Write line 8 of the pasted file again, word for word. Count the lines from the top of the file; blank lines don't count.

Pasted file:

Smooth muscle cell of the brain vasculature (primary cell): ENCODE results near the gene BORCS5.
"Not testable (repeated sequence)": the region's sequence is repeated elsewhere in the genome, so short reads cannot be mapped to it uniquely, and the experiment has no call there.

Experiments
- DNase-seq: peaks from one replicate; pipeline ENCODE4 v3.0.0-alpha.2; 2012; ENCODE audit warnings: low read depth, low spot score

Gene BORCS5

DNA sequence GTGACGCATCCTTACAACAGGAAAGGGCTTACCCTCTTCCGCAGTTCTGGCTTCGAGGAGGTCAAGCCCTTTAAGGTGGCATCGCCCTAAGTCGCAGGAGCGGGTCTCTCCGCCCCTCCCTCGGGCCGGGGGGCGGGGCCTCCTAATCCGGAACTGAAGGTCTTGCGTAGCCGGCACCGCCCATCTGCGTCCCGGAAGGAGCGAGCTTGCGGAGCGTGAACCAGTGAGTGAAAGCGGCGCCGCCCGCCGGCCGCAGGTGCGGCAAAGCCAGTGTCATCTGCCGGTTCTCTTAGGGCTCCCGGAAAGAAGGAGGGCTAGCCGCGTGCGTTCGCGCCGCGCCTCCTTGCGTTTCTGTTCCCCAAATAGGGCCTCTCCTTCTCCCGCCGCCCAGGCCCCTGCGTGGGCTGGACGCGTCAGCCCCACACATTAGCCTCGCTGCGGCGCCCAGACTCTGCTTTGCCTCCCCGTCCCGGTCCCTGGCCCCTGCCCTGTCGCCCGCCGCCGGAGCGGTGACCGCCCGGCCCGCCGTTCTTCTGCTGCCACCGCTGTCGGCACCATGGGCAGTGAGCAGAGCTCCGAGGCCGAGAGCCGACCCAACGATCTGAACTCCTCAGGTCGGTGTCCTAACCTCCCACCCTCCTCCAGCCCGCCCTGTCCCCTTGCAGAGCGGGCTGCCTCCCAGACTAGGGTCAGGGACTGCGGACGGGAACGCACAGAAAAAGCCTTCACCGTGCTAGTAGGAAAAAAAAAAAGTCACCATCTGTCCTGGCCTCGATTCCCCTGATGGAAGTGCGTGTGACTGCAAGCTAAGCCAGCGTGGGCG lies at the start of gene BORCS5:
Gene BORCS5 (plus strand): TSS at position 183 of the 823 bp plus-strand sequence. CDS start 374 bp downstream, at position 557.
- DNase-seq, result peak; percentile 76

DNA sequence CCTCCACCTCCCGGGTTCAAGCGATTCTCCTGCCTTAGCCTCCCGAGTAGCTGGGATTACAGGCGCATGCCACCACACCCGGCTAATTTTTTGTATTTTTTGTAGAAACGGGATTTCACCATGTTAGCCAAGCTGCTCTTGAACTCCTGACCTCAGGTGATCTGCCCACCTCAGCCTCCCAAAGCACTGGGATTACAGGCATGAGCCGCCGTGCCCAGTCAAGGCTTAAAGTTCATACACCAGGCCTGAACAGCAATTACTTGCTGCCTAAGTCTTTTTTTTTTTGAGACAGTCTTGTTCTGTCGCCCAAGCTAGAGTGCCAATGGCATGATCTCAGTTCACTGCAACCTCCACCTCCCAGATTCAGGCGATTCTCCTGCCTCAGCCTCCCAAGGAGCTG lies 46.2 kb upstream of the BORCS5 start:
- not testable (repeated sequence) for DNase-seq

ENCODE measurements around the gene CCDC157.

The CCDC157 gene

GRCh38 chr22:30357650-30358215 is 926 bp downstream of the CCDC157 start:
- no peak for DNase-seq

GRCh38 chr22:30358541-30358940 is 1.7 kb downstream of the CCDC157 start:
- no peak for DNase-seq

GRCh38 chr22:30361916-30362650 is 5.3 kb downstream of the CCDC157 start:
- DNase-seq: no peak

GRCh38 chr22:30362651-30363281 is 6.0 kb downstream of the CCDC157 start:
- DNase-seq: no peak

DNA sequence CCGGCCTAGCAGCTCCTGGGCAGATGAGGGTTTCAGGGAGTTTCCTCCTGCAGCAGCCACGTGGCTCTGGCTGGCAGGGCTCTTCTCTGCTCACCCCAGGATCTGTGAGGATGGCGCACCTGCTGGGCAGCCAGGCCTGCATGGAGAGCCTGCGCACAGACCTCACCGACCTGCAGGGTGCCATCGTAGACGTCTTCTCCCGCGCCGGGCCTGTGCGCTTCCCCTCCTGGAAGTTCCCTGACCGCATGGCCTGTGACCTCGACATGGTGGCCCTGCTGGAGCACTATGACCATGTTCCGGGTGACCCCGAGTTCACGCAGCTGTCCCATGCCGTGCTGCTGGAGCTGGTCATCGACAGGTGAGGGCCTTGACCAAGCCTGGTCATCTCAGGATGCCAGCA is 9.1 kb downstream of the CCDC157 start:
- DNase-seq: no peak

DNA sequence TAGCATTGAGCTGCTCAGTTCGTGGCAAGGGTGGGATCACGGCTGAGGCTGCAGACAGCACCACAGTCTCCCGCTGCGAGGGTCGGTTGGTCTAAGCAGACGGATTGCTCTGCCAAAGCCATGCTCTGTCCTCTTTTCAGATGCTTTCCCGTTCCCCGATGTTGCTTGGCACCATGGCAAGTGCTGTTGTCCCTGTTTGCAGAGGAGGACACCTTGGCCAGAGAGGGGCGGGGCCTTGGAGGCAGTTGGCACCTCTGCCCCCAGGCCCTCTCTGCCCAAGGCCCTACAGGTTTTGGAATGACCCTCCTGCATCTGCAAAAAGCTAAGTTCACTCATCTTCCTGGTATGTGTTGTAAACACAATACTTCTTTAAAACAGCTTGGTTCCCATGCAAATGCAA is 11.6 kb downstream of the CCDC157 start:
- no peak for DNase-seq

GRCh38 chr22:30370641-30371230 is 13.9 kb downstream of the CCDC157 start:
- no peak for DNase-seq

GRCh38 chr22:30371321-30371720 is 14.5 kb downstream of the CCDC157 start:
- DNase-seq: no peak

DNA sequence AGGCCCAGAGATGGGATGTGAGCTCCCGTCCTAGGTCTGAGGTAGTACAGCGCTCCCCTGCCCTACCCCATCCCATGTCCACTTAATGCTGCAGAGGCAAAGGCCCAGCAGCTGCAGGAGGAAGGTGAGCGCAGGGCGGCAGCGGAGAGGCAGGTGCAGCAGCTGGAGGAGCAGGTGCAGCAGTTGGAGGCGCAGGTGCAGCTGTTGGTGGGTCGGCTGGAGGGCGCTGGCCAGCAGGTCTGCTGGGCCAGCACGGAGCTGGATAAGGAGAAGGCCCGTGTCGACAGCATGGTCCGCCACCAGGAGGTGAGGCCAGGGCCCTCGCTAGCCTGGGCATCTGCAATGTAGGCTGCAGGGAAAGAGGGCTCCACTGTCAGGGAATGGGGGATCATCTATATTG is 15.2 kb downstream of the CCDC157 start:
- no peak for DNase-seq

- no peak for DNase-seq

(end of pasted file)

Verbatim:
- DNase-seq, result peak; percentile 76